“Don’t be so cocky-sure, young lady!” my father used to reprimand me as a rebellious teenager when I dismissed his concerns and tried to do things my way. I thought of him this week as I endured a short bout of digestive illness. Just when I thought I would get through my India trip without getting sick….
My first trip to Pune I got sick the final week when I accepted a meal of delicious wheat dishes at my landlady’s brunch. I had been off gluten for a year and thought I might be able to indulge this once. But alas, I spent 24 hours in bed and in the bathroom, and weakly made my way back to class for restorative and pranayama.
My second trip I succumbed to the winter “Pune cough.” You can hear the hack from the dust and pollution in the recordings of the classes, as students and teachers cough their way through the dry Januarys.
This time, I was feeling great, cooking delicious and healthy meals at home, doing 5 hours of asana and Pranayama each day. The only thing I missed were my fresh raw greens that I gorge on each summer. I saw some nice palak (spinach) on the vegetable lady’s cart for sale and bought 2 bunches. I knew enough not to eat it raw, but I cooked it very gently just until it wilted, dressed it Korean style in soy sauce, vinegar, a bit of oil, and hot sauce, tossed in some cashews, and ate it cold. Yum.
But the microorganisms here, that foreigners do not have the flora for, got the best of me. My mistake was not cooking the spinach to death. So I spent a day at home, reading, practicing Supta Baddha Konasana, listening to music, and purging. Just when I was feeling so smug! I’m better now, and humbled, once again, by India, and what this experience may bring.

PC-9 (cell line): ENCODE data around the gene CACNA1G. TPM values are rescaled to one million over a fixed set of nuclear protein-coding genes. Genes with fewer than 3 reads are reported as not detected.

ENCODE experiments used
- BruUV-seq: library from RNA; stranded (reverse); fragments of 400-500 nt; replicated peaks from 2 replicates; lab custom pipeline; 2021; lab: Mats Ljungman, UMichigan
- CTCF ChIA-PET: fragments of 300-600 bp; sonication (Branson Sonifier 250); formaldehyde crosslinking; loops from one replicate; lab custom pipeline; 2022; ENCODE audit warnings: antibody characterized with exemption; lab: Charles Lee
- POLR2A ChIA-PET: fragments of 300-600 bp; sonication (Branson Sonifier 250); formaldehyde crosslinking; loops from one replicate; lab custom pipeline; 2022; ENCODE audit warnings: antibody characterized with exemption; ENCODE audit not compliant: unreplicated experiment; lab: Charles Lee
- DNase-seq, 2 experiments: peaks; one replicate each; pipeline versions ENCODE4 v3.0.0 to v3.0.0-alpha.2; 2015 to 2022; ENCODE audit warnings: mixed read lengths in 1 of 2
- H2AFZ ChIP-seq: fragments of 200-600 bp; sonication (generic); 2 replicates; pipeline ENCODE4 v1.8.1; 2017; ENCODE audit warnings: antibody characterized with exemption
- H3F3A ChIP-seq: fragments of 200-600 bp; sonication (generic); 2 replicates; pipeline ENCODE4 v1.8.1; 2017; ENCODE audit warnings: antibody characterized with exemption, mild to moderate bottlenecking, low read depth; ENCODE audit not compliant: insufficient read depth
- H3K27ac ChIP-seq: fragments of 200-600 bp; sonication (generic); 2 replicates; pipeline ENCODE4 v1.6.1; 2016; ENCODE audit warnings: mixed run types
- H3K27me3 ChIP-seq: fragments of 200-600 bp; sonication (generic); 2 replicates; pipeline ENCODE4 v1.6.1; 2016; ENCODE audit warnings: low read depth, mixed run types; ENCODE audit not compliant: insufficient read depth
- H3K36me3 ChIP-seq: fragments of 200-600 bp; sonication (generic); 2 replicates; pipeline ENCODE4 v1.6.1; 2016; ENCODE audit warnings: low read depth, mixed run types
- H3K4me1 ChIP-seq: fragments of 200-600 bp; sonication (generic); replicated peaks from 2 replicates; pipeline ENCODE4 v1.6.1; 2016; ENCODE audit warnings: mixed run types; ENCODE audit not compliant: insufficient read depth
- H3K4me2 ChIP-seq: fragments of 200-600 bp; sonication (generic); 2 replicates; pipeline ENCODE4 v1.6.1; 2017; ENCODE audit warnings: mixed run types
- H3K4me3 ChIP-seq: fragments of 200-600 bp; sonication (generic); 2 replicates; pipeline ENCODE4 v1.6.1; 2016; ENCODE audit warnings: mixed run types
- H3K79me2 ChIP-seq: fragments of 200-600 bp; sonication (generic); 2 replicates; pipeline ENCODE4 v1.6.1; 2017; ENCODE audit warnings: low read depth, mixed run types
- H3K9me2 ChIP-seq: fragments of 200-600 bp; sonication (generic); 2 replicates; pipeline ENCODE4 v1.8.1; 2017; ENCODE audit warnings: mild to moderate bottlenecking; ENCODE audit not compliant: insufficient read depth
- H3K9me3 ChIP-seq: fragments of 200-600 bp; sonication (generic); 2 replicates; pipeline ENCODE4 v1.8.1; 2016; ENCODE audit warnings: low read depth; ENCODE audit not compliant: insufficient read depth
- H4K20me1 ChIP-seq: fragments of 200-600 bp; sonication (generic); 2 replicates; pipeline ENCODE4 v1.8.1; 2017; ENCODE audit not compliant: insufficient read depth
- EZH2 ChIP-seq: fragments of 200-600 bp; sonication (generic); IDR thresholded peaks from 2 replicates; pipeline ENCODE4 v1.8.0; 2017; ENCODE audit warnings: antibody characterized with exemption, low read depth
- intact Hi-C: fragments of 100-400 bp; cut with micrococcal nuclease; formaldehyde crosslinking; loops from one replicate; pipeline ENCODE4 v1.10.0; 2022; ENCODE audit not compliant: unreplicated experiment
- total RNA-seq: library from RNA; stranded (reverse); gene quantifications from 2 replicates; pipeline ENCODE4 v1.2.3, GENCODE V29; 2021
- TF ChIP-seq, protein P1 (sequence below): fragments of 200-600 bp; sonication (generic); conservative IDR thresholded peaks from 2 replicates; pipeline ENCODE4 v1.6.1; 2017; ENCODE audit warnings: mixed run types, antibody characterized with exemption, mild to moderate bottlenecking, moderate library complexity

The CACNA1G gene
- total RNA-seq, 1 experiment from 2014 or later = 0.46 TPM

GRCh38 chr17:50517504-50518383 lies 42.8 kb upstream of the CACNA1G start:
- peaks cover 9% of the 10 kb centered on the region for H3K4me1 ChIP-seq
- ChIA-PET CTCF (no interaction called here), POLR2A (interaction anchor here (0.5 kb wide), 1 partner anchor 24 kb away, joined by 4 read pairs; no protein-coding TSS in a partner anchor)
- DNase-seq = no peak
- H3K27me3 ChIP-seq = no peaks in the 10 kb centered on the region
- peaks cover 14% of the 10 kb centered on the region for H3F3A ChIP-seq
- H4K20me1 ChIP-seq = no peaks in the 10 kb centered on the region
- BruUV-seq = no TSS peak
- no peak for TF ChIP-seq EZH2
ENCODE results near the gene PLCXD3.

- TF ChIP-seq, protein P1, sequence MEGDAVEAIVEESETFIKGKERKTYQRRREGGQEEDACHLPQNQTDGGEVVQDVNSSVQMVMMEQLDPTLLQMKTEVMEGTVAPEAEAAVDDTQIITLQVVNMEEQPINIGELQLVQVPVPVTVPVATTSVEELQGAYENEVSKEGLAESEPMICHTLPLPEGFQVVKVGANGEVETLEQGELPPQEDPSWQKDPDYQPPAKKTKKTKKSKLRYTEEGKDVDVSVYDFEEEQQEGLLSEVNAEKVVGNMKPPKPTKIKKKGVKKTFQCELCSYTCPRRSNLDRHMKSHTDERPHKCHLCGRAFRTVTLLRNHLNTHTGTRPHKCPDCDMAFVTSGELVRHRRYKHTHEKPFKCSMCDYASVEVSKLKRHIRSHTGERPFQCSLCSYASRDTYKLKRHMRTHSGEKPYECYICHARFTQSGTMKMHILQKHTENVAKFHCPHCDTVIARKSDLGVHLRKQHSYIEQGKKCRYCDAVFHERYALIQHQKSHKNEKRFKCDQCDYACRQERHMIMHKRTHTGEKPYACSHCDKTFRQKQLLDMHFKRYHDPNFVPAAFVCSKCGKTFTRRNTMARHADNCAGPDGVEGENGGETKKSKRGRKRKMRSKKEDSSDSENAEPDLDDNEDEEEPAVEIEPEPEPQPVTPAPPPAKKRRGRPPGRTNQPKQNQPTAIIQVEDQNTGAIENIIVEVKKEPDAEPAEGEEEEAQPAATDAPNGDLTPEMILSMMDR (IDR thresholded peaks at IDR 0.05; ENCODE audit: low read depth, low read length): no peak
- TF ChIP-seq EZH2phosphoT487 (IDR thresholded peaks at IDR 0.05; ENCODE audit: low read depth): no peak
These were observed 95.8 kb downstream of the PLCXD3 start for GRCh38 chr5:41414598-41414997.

One thing I had to do during this short bout of illness was tune into my body ever more sharply. My body told me what I could eat and what I could not. I would touch my fork to a brownie I bought as a special indulgence. Unh-unh, my stomach would say. How about some fresh fruit? No, my body said. Some plain rice and dollop of dahi (curds/yogurt)? My stomach did not turn at this suggestion, so I lived on this for a day.
BKS Iyengar addressed a similar aspect of listening to our bodies in class today. He invited us to turn instinctive knowledge into intuitive knowledge. He insisted that just applying action upon action to our bodies in asana is a beginner method. Instead, he chided us, how can we increase our intelligence and apply what we observe through instinctive behavior and make it intuitive?
For instance, in Prasarita Padottanasana (look it up in Light on Yoga if you need to), the back calves instinctively roll out. Try it a few times and notice that they almost automatically do this. But do our back thighs do the same? Due to hip and/or hamstring tightness, they do not. But can we apply the instinctive intelligence of the calves and make it intuitive intelligence in the thighs?
Guruji has been teaching largely through this Socratic method, continually asking us questions and making us probe deeper into our own bodies, observing the most minute details. This is not to make us “physiocrats,” (as Prashant Iyengar would say), but to draw us deeper into the organic (physiologic) body and into the mind.
Now when yoga practitioners talk about the mind, they’re really talking about the consciousness and all its components of brain, nervous system, ego, soul, spirit, and more. So as we probe these actions in asana, we are supposed to be probing the responses in our minds.
“Dual mind or single mind?” Guruji asks us, when we are deep in asana. Hopefully we can answer, calmly, silently, and humbly, as we merge our instinctive intelligence with our intuitive intelligence, “Single mind.”
[I’m heading into my final week of study, so this will be my final Pune blog. Thanks for reading, and accompanying me on this journey! See you in Milwaukee and in class soon.]